Theatre de la Mode Dolls at Maryhill Museum
Last week I got to go with my husband to a conference in Seattle, and afterward we had two days to see some of Washington’s other sights. I could have had a difficult time choosing which to visit, but fortunately I remembered the Théâtre de la Mode, and that is where we went.
The Maryhill Museum of Art is in Goldendale, Washington, about 220 miles from Seattle. It turned out to be a great side trip from Seattle, bringing us through about four of Washington’s ecoregions, letting us experience a variety of rock formations, and plant life from towering pines to sagebrush steppes, within short distances. We had some pockets of fog, but for most of the trip the weather was clear and sunny, and we got to enjoy spectacular fall foliage that we never have in Texas.
I knew that just one third of the dolls are exhibited at a time, but even that made for a rich display.
The first grouping of dolls is in a set by Jean Cocteau, that was inspired by a movie called “Ma Femme est une Sorcière” (My Wife is a Witch). An apt setting for today, Halloween. (But I wonder what the fashion designers thought about their beautiful creations being placed in a scene of destruction, especially Marcel Rochas who designed a wedding dress that ended up being displayed on a supine doll, instead of upright in all its glory. On the other hand, with all the wartime destruction they had endured, maybe it didn’t strike them as unique.)
The dolls are displayed out in the open, not behind glass, which allows you to see them really well, and photography is allowed. I was thrilled to be able to take all the pictures I wanted, to really zoom in on the details, but I didn’t find the right camera settings to compensate for the low light conditions, and most of my pictures did not turn out well.
The Scène de Rue was created when the dolls underwent restoration for their 40th anniversary. The dress on the far right above, is credited to Lucile Manguin on the museum card, but I believe it is the same dress is credited to Maggy Rouff in the book Théâtre de la Mode.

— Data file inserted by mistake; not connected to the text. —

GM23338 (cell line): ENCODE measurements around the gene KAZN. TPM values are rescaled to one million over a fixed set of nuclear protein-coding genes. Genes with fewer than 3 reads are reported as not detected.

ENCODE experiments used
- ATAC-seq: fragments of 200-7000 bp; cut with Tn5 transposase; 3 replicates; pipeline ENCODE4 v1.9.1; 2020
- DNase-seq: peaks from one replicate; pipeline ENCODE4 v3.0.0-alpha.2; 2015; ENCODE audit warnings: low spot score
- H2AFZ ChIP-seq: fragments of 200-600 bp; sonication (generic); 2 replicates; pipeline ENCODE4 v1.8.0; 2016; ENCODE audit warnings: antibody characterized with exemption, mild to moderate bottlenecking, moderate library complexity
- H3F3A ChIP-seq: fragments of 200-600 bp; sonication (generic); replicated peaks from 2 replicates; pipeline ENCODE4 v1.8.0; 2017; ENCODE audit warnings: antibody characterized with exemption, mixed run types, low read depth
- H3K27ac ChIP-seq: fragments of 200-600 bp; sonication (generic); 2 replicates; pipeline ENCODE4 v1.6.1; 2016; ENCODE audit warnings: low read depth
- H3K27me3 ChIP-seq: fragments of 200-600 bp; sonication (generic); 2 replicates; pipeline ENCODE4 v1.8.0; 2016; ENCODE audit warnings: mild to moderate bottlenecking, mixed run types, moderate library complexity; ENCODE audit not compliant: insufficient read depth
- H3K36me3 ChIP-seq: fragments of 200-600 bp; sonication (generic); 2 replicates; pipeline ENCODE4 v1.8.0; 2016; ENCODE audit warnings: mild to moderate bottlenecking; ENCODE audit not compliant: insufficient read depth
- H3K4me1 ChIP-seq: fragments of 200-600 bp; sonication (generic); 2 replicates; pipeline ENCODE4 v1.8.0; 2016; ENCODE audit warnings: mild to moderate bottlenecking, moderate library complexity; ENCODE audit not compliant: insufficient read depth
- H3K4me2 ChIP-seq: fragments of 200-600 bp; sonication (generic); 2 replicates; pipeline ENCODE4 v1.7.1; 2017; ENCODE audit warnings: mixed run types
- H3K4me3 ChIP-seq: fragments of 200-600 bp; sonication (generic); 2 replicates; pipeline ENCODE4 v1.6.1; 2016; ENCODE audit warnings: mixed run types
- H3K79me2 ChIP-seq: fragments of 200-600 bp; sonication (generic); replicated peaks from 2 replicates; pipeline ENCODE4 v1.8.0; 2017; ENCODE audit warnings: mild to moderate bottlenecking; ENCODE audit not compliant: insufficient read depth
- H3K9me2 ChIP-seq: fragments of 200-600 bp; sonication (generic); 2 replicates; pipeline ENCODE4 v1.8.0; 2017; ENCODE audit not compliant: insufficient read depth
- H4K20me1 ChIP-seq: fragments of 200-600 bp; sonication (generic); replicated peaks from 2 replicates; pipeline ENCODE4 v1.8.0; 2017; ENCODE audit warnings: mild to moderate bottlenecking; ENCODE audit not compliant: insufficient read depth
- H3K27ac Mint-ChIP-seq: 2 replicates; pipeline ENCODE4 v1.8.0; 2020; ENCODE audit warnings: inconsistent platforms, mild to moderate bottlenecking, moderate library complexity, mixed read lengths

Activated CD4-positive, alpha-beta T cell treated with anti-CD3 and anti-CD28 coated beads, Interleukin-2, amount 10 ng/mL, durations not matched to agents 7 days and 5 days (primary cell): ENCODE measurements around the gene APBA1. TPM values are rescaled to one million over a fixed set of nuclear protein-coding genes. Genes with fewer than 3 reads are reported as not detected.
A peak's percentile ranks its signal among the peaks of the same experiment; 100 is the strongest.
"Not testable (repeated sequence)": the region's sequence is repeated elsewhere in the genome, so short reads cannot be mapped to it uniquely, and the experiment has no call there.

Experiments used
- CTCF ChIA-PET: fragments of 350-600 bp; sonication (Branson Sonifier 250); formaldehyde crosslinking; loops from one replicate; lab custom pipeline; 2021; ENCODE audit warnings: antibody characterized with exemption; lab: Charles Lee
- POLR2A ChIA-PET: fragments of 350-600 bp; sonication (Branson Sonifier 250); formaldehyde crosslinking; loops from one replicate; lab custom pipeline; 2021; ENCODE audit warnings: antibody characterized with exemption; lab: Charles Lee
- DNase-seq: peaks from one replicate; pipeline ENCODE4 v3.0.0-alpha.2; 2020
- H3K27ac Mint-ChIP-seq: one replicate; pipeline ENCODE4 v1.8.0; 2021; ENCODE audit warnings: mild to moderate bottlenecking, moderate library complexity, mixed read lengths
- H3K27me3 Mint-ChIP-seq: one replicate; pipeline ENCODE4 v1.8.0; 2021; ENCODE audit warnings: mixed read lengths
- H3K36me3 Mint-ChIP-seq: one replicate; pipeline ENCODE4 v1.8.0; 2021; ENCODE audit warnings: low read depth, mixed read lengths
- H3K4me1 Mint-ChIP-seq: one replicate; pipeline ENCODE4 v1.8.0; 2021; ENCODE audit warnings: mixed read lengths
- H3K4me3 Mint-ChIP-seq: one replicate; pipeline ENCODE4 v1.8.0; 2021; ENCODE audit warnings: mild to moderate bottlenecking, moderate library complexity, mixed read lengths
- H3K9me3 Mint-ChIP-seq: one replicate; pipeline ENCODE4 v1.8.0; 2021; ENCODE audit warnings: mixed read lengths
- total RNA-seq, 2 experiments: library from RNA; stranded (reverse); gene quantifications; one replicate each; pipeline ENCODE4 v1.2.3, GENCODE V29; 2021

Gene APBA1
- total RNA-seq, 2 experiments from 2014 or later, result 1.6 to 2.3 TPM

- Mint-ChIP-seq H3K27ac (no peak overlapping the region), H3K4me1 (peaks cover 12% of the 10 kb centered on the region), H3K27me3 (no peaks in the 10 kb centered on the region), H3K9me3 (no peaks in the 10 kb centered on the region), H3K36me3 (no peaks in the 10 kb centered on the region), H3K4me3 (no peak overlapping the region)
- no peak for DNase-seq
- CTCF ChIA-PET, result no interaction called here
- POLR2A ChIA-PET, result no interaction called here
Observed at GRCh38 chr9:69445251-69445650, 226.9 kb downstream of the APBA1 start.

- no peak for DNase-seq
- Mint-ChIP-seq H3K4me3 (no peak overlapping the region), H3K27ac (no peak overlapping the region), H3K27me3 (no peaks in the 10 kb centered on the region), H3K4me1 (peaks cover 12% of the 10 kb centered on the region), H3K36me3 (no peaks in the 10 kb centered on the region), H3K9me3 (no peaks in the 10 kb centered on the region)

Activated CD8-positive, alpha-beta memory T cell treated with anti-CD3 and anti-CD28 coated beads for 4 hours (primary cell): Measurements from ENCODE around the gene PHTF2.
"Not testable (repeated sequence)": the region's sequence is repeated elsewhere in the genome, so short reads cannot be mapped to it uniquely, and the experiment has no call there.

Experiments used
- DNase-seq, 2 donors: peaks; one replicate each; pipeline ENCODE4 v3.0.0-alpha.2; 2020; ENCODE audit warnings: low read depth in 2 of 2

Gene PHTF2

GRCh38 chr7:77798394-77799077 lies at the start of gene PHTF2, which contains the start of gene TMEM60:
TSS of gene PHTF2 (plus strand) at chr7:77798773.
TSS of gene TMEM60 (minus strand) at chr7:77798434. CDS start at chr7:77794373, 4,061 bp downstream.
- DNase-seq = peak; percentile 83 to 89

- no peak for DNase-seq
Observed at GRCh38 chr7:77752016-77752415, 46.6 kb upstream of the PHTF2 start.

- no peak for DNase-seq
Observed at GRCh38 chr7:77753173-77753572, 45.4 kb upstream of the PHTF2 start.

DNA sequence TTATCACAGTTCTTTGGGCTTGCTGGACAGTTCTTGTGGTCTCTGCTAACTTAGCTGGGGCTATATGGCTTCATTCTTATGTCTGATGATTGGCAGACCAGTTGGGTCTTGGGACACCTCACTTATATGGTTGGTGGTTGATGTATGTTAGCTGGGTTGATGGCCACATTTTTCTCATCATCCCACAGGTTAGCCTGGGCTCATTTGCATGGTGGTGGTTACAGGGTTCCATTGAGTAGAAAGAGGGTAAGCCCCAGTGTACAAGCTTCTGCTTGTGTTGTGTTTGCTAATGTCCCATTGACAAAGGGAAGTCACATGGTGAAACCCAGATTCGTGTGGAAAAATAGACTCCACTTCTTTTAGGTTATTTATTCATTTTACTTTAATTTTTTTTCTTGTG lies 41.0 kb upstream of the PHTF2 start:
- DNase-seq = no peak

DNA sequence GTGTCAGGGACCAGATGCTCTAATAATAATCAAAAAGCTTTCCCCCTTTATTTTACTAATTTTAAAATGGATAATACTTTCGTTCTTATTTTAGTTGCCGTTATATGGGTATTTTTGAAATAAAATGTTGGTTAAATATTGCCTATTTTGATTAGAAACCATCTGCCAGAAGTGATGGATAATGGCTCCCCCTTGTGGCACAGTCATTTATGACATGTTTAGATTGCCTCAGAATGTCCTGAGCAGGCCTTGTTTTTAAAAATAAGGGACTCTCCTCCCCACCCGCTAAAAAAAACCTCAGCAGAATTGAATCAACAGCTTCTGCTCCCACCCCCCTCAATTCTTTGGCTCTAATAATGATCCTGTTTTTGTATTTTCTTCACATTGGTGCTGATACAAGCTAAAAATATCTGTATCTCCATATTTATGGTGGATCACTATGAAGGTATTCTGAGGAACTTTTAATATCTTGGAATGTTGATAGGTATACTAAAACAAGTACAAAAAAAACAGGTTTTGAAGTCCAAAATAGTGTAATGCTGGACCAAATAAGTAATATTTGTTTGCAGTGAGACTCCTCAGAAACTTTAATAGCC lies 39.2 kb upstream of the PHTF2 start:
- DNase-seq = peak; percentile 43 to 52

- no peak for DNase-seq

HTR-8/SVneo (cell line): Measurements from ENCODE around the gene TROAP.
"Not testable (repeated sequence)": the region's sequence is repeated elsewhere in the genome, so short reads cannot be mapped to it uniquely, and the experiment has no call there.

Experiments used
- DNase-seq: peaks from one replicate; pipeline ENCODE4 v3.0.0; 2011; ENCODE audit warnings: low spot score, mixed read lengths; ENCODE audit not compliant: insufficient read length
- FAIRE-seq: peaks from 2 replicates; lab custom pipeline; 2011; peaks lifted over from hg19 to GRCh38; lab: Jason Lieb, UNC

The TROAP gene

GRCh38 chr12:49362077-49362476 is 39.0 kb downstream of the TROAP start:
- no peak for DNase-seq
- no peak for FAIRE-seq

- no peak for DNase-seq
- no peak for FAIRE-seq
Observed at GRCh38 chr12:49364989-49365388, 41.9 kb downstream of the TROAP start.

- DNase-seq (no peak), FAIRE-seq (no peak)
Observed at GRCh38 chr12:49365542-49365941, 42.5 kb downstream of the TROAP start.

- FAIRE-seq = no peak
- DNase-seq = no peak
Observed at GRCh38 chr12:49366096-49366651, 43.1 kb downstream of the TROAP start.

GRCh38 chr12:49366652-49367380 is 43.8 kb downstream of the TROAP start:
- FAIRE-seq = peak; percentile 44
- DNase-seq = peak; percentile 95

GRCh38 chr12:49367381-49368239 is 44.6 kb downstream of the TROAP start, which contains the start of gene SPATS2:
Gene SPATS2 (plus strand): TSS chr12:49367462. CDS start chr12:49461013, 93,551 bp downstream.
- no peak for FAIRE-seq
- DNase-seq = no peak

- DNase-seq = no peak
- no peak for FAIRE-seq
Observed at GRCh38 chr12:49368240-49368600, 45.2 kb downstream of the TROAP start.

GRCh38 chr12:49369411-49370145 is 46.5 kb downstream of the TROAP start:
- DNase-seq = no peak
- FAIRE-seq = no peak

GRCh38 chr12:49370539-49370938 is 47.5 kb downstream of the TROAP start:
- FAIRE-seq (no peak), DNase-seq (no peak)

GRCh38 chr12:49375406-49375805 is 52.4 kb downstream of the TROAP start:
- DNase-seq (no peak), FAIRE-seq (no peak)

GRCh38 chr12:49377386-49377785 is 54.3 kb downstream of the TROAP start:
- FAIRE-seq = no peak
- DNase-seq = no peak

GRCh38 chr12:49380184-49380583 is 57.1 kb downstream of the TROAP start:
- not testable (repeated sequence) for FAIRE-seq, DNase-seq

I was so thrilled to get to see these dolls in person! I guess I will have to go back twice more to see the other sets!
If you get a chance to go, be aware that the museum is only open for the year from March 15 to November 15. But during that time, it is open every day, which makes it easy to fit a visit into your itinerary.
And you can see the second collection, the Merci Train dolls, online from the Brooklyn Museum.
I think I like that last photo best! When I first looked at it, I thought it was a little girl! That is really adorable.
This portion of the museum is really good. Take several days, it all is truly worth it. My favorite is a little wooden chest said to be made out of a beam from the Mayflower, several floors down from the Theatre de la Mode. And then there are the study pieces by Auguste Rodin.
Unfortunately, I only had about 2 hours! and I may never get back. I did see the Rodin pieces though, and also all the Native American crafts. I am glad I got to visit, even for a short while.
Nothing but amazing craftsmanship the clothes as well as the dolls. Thank you for sharing, Mtetar
I am in awe of that craftsmanship too!
I am SO glad you had the chance to see these. What a treat that must have been, even with a 4 hour drive each way. I can imagine you smiling all the way back to Seattle. 🙂
I was so glad to see them — it felt like seeing Dorothy’s ruby slippers at the Smithsonian!
So inspiring.. I’m so glad you saw these and even more so that you shared this..
I have included your blog in INTERESTING BLOGS in FRIDAY FOSSICKING at
Thank you, Chris
Thank you! I have enjoyed reading about them, but they were even more impressive in person!
I’m not a doll person, but I would do serious damage to get my hands on one of these. The then-contemporary outfits are knockouts. Your husband is seriously devoted to you.
He is very indulgent. On the other hand, I failed to mention to him that there is an antique car museum in Tacoma, only one hour away from where we were staying in Seattle. Next time! 🙂
If he’s into old cars, I should mention the Crawford Auto Museum in Cleveland, in case you’re ever up this way. Even I was interested in the early, pre-Henry Ford cars made in the Cleveland area.
That would be interesting! We have been to old car museums in the Portland, Maine area, Las Vegas, somewhere in Oklahoma I think, and right here in the neighboring town of Magnolia, Texas. I don’t understand any of the mechanics of them, but I do love looking at the dashboard and upholstery designs.
Such structure in the gowns of the past! I would not have wanted to construct or wear them, but they are beautiful to look at.
You look maahhvelous my dhear! Yes those clothes are to die for, did get to look/read the book about them. So glad you got to see them.
I felt maahhvelous! It was good to visit with the dolls. 🙂
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Those dolls are amazing. Will come back and have another look on another day.
You might be even more interested in the second set, that are at the Metropolitan Museum of Art, because they represent a fashion timeline, and they might help with dating photographs.
That’s a good idea.